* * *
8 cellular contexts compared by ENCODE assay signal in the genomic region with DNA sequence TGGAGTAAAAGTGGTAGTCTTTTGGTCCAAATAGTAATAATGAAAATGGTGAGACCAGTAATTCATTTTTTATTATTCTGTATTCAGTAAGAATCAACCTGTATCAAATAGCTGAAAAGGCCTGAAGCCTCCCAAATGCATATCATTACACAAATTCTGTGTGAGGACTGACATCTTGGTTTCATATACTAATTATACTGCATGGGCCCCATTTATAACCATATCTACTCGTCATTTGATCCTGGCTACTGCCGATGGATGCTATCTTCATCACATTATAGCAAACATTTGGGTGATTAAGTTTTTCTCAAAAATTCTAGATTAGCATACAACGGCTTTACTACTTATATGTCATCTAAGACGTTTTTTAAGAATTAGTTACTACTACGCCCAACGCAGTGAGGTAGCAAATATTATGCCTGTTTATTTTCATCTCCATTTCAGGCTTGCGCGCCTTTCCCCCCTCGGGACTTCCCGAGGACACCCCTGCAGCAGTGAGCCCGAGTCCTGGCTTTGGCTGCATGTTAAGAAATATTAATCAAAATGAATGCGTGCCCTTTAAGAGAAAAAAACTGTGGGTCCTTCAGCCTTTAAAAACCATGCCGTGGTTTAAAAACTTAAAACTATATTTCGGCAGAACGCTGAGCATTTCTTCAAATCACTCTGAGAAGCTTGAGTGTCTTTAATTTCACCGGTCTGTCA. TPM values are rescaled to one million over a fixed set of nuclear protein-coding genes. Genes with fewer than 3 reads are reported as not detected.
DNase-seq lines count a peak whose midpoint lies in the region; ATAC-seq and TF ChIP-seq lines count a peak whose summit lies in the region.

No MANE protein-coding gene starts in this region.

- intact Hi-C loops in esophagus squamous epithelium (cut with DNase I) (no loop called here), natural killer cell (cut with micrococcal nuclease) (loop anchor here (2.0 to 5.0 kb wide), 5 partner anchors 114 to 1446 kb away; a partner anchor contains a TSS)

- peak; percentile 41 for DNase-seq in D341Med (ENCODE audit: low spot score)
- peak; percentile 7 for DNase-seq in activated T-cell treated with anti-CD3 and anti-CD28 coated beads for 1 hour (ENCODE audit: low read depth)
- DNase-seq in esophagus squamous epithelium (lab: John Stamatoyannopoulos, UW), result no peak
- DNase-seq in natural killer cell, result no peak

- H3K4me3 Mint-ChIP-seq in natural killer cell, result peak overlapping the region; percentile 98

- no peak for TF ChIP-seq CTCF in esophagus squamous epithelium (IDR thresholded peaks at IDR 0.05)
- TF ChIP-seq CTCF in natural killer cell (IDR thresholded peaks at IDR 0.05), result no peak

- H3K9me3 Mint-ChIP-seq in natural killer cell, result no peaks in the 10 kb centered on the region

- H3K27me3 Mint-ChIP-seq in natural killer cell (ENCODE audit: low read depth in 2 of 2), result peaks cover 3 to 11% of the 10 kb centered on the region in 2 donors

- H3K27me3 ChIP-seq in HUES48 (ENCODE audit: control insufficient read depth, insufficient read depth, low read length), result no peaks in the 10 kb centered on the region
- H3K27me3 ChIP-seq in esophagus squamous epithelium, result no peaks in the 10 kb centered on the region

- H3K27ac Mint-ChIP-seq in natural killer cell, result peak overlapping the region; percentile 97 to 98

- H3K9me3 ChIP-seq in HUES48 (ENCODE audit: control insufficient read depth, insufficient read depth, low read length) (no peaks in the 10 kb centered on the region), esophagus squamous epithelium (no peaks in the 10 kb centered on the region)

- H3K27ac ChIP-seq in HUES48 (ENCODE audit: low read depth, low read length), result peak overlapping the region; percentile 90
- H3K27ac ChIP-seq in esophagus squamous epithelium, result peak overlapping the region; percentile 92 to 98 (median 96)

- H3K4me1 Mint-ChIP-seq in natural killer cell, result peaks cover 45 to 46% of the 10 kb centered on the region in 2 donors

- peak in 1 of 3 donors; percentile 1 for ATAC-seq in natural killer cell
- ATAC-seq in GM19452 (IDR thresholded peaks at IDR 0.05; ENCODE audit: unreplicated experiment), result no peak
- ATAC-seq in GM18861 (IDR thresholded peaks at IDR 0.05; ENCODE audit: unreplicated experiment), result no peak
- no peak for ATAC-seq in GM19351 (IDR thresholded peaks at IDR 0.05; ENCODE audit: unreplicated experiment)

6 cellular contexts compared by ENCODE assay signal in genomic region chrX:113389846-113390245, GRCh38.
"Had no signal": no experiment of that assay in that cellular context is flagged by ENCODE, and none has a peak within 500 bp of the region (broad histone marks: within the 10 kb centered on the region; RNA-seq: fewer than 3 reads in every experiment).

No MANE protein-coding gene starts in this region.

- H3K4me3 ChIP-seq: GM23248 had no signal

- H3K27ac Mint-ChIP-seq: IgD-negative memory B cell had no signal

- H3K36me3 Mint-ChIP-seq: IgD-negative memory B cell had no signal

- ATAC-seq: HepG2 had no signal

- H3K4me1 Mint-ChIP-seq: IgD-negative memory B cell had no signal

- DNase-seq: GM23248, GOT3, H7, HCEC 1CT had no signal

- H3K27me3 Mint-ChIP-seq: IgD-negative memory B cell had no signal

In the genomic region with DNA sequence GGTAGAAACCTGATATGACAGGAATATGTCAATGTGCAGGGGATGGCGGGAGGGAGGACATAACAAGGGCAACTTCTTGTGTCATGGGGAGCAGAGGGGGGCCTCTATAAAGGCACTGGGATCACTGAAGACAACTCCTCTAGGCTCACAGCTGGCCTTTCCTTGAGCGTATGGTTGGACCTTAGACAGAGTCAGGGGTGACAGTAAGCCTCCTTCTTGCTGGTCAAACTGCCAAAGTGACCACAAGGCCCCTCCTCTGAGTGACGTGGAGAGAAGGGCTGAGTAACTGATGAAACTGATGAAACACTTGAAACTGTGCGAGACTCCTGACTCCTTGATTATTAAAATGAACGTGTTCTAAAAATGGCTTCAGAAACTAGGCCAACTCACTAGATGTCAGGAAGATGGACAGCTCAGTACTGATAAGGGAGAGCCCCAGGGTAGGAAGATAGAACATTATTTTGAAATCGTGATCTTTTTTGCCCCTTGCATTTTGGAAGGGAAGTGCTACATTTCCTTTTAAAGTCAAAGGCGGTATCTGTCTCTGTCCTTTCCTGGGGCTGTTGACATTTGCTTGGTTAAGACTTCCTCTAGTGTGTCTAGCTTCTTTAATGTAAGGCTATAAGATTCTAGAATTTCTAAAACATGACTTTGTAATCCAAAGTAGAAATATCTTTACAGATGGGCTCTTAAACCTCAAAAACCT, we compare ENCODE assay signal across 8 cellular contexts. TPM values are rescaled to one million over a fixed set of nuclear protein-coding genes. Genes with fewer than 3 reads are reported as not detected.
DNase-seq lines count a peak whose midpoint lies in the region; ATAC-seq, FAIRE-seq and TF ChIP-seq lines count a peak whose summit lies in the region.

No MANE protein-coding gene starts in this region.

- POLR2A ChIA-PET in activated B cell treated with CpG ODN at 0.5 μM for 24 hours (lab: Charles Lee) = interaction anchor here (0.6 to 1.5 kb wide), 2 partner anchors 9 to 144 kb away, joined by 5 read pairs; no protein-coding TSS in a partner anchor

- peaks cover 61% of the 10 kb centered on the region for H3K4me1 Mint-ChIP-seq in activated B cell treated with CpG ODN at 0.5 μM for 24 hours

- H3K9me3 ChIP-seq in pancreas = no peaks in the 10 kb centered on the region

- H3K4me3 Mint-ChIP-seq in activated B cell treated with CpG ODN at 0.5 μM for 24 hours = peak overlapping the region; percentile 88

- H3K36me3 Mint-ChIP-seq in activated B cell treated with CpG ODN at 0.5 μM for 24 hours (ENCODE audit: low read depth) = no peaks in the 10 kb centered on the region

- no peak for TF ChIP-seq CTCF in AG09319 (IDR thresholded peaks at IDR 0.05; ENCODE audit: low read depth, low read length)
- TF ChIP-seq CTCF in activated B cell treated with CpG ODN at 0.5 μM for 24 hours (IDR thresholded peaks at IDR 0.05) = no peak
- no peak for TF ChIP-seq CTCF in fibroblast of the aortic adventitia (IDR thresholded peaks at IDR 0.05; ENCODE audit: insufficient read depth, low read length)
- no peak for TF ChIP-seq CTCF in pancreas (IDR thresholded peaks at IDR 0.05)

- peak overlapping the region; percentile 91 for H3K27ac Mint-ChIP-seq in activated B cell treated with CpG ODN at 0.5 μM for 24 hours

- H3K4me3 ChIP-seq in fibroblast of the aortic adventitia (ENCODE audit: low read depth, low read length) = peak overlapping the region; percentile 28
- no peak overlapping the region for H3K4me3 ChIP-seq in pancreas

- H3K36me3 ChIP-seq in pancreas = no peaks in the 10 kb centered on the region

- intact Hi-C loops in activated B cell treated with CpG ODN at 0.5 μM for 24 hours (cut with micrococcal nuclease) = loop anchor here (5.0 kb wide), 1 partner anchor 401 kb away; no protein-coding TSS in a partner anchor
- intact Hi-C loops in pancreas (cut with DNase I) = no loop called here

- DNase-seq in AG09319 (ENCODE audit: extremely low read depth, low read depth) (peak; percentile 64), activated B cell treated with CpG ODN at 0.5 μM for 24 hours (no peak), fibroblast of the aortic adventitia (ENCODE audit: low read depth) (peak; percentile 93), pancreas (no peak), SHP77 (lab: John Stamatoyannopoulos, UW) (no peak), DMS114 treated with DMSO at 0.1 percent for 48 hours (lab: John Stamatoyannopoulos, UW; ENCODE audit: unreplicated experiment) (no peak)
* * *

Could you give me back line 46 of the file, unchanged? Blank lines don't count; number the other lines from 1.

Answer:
- no peak for TF ChIP-seq CTCF in pancreas (IDR thresholded peaks at IDR 0.05)